Why Not To Chase Literary Trends, by Jack Heath
Someone recently asked my if I’d thought about writing some dystopian teen fiction. ‘You know,’ they said. ‘Now that The Hunger Games is so popular.’
I’ve been writing dystopian teen fiction for twelve years, but that wasn’t the asker’s most significant oversight. Similar questions have been voiced over the years. In 2008: ‘Shouldn’t you be writing about vampires, if that’s what the kids are into now?’ In 2004: ‘Teens aren’t looking for sci-fi at the moment – why not produce a book about wizards?’
If you’re a teen author and you’re thinking about chasing a literary trend, allow me to present three reasons not to do so.
1: You will never catch up. It takes me about three months to write a manuscript, another three to edit it, six months publisher to turn it into a book, and then another six months or so for readers to hear about, purchase, and finally read it. That’s considered fast, and if you think what is popular now will still be popular in 18 months, you may not know what a ‘trend’ is. (Although, if you’re desperate to get ahead of the curve, the extraordinary author Patrick Ness recently told me that ‘mer-people’ were totally the next big thing. Disclaimer: his tongue may have been in his cheek.)
2: No-one likes the second author on the bandwagon. Pop quiz: what do Mark Walden, David Wellington and Jo Nesbo have in common? Answer: they are each great writers who published novels which were huge improvements on the trend-setters in their genre (Harry Potter, Twilight and The Girl With the Dragon Tattoo respectively) but were far less successful. It doesn’t matter if your book is better than The Da Vinci Code; if it’s in any way similar, readers will rebel against it. While they may think they want a book which resembles the last one they liked, in reality they only liked it because it was new and different.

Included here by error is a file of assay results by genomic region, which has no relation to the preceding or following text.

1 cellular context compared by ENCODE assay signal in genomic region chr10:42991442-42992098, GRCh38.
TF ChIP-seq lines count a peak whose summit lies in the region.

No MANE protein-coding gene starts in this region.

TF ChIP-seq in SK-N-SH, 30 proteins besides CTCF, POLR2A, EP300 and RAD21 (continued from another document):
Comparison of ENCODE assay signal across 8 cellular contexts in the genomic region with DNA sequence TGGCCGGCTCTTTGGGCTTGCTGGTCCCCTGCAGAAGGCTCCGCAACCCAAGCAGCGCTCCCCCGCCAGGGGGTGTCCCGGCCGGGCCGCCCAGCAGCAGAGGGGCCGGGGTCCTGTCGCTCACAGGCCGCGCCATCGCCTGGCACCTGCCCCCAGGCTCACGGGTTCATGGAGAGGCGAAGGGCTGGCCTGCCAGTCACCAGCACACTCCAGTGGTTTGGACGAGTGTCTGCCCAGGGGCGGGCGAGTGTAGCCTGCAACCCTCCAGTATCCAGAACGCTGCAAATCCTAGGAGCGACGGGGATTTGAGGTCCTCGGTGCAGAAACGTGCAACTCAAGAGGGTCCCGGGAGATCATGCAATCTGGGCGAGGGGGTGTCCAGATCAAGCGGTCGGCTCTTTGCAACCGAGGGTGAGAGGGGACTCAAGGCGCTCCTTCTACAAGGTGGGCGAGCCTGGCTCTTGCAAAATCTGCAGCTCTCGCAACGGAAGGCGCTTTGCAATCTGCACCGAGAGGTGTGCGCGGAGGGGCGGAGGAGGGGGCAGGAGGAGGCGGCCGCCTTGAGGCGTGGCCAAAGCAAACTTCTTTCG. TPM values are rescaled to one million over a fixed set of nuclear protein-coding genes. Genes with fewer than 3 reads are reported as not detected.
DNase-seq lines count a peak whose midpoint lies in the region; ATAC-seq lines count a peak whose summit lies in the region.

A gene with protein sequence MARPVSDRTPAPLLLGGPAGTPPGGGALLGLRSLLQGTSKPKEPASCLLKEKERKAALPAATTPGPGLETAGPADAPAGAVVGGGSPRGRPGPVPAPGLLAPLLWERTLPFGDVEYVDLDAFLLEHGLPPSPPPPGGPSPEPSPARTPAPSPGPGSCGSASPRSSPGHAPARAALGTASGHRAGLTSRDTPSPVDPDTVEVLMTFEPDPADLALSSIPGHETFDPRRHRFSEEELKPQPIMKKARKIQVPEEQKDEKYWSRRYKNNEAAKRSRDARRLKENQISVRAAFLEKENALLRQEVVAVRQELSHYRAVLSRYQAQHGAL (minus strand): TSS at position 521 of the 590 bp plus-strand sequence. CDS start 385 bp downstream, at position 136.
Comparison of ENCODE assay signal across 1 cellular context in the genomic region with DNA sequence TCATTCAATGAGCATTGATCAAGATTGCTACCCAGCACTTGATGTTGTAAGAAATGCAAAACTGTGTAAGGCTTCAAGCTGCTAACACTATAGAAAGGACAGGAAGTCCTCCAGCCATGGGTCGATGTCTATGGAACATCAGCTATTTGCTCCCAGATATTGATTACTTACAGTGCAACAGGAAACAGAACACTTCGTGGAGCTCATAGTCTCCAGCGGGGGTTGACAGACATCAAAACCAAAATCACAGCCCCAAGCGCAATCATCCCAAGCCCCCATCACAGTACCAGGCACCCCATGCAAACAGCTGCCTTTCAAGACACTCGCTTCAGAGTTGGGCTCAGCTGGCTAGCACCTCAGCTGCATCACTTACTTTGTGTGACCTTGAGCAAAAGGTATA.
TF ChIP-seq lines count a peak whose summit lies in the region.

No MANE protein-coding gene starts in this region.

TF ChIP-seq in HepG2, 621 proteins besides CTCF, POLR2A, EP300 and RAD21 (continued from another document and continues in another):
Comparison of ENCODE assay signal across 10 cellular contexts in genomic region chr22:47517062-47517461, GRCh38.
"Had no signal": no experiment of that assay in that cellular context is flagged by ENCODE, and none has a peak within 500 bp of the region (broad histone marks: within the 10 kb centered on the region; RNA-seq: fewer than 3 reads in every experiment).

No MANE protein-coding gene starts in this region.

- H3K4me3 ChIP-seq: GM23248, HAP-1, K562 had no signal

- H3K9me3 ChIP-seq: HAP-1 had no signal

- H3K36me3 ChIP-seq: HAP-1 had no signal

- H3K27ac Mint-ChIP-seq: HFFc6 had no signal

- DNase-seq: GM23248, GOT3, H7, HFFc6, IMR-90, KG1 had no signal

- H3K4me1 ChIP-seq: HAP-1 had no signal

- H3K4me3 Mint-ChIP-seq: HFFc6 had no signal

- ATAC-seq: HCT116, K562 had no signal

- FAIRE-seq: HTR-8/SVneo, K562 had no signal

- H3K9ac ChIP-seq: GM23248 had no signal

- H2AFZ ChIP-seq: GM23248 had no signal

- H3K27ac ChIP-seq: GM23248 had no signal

3: You will not be any good at it.This is the hardest part to accept, but it’s true. If you’re not a fan of vampires or wizards or post-apocalyptic worlds then you are unqualified to write about them. You can’t replicate appeal that you don’t understand, and if you don’t love the book you are writing, you are doomed to write a crap book. I accept that my own philosophical blend of sci-fi, action, horror and crime will never be mainstream, but because that is what I crave as a reader, I have no choice but to write it. If I tried to write about dragons instead, I would reduce my sales, not increase them, because I don’t understand how people can find dragons interesting.
So what can you do instead? You can stop looking at what everyone else is doing, and focus on what no-one is. If you can think of a book that nobody is selling but that you would like to read, then that is the book you should write.
Maybe it’ll be about mermaids. Good luck with that.